Charities are getting a boost.
Luxury shoppers in the Millennial generation have been given a label by the retail industry: HENRY, meaning "High Earner, Not Rich Yet."
Even among social media users, it's the messenger, not the medium, that's key to motivating social media users to donate to charity, suggesting that personal appeals from friends matter more than trending topics and gimmicks.
Providing that shelter could be the difference between life and death for those living without a home, Addams said -- especially
Like Us On Facebook Follow Us On Twitter "The Millennials Rebuttal," seen above, is challenging stereotypes about young people
Nonprofits that are used to relying on super donors writing hefty checks need to learn to embrace a better way: The idea of crowd-funding, where numerous smaller donations add up, powered by social media marketing.
Dee and Gordon Head had been sleeping in their car with their three dogs when what some may consider divine intervention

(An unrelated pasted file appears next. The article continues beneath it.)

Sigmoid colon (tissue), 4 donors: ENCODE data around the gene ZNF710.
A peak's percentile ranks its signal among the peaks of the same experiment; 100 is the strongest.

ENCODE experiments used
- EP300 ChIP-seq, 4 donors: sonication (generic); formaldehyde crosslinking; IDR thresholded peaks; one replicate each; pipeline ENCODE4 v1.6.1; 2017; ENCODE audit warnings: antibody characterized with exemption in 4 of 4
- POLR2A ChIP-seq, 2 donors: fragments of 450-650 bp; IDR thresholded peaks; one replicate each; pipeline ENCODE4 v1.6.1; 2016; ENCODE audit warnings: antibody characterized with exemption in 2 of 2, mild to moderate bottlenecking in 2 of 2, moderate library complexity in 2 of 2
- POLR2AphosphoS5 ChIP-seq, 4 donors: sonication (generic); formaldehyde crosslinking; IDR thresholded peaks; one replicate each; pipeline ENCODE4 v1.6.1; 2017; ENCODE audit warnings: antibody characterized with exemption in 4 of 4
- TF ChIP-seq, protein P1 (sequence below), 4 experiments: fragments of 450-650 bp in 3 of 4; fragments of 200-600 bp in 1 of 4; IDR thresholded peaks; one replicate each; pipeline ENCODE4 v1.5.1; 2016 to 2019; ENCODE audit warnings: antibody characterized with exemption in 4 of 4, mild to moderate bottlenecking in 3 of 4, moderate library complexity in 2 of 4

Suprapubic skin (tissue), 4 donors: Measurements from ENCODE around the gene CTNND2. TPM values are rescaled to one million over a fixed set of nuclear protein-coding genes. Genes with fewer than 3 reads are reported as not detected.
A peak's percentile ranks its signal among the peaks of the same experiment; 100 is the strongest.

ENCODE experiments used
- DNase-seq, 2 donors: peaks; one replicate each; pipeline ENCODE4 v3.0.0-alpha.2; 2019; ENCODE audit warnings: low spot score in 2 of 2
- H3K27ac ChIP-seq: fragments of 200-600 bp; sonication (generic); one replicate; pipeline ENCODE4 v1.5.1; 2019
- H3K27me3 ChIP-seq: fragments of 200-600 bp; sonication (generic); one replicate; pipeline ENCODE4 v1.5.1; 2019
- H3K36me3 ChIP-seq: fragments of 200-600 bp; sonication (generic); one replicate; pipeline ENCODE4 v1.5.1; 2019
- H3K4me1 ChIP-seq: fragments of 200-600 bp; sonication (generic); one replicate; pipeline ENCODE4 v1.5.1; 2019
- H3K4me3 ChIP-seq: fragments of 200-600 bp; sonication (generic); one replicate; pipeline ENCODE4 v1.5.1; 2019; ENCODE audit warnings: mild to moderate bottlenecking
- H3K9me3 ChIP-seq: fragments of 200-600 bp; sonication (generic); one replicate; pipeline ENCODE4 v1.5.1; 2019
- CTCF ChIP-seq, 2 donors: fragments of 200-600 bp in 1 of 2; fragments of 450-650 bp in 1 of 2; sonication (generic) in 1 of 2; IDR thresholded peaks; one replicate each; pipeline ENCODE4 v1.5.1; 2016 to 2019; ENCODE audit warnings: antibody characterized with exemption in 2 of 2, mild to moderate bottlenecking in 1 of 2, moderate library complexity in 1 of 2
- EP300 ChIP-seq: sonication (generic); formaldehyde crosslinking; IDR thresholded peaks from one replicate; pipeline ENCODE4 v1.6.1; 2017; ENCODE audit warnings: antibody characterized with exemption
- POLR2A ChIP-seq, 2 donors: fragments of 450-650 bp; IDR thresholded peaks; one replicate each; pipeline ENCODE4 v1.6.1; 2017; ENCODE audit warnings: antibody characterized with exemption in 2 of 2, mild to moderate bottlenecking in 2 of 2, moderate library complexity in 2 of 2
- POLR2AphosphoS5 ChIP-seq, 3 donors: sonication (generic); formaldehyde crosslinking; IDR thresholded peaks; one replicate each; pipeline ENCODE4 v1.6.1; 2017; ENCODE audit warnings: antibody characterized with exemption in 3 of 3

The Twittersphere may soon be getting a little more giving. Twitter announced on its blog Monday that the social media site
Online shopping provides consumers an opportunity to shop 24-hours a day, 7 days a week -- and now they can "do good" around the clock. Amazon, the Seattle-based online retailer, is making the next move in online giving.
Online offers endless giving opportunities for nonprofits, but leaves everyone in search of ways to "go viral." There isn't a set formula to do this, unfortunately -- but there is something that comes close: 24-hour giving campaigns
More than 300,000 people across the country contributed to the campaign's success, with an average gift of $112.92 per donor
When tragedy strikes, the human spirit doesn't falter. As witnessed with recent events including the Boston Marathon bombings, the fertilizer plant explosion in West, Texas, the garment factory building collapse Bangladesh, and the tornado devastation in Oklahoma, individuals and organizations emerge within those communities and across the world eager to lend a hand to those affected.